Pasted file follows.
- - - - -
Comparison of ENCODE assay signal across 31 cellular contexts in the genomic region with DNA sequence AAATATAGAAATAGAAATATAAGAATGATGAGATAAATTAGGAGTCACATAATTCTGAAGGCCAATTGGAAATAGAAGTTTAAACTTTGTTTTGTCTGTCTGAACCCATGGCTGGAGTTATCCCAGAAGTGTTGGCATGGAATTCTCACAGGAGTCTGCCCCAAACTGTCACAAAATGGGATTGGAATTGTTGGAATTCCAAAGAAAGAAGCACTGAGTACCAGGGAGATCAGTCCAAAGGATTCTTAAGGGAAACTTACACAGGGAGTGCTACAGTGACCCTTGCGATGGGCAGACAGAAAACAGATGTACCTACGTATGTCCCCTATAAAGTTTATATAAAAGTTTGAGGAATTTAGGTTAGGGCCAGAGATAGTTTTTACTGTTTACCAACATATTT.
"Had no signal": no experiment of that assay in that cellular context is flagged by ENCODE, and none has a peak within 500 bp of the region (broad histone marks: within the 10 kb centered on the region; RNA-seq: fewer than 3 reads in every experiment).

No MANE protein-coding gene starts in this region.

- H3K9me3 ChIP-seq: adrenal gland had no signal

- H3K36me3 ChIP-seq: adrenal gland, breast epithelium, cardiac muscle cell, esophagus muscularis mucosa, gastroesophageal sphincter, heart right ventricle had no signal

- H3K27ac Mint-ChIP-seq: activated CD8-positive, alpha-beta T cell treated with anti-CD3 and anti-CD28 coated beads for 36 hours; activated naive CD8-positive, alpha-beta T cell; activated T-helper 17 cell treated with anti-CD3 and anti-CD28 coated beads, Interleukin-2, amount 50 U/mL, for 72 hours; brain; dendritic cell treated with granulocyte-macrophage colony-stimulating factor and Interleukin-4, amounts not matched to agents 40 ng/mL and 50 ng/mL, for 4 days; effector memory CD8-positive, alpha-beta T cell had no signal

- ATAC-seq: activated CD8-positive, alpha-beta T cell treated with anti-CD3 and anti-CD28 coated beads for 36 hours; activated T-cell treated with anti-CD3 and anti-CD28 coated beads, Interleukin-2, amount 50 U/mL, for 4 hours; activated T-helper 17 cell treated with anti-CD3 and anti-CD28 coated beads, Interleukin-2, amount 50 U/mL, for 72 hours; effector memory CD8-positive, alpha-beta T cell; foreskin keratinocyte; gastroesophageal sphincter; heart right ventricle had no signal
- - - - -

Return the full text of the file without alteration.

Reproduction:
Comparison of ENCODE assay signal across 31 cellular contexts in the genomic region with DNA sequence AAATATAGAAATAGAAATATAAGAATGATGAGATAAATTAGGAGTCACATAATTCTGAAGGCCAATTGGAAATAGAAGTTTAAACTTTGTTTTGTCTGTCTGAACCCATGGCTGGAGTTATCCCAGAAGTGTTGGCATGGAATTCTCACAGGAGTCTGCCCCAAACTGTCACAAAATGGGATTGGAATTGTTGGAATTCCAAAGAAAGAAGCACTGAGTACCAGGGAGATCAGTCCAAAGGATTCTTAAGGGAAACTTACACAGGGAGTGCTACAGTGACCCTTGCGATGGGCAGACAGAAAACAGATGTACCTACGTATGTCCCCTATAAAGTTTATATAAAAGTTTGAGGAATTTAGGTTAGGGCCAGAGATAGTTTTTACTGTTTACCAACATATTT.
"Had no signal": no experiment of that assay in that cellular context is flagged by ENCODE, and none has a peak within 500 bp of the region (broad histone marks: within the 10 kb centered on the region; RNA-seq: fewer than 3 reads in every experiment).

No MANE protein-coding gene starts in this region.

- H3K9me3 ChIP-seq: adrenal gland had no signal

- H3K36me3 ChIP-seq: adrenal gland, breast epithelium, cardiac muscle cell, esophagus muscularis mucosa, gastroesophageal sphincter, heart right ventricle had no signal

- H3K27ac Mint-ChIP-seq: activated CD8-positive, alpha-beta T cell treated with anti-CD3 and anti-CD28 coated beads for 36 hours; activated naive CD8-positive, alpha-beta T cell; activated T-helper 17 cell treated with anti-CD3 and anti-CD28 coated beads, Interleukin-2, amount 50 U/mL, for 72 hours; brain; dendritic cell treated with granulocyte-macrophage colony-stimulating factor and Interleukin-4, amounts not matched to agents 40 ng/mL and 50 ng/mL, for 4 days; effector memory CD8-positive, alpha-beta T cell had no signal

- ATAC-seq: activated CD8-positive, alpha-beta T cell treated with anti-CD3 and anti-CD28 coated beads for 36 hours; activated T-cell treated with anti-CD3 and anti-CD28 coated beads, Interleukin-2, amount 50 U/mL, for 4 hours; activated T-helper 17 cell treated with anti-CD3 and anti-CD28 coated beads, Interleukin-2, amount 50 U/mL, for 72 hours; effector memory CD8-positive, alpha-beta T cell; foreskin keratinocyte; gastroesophageal sphincter; heart right ventricle had no signal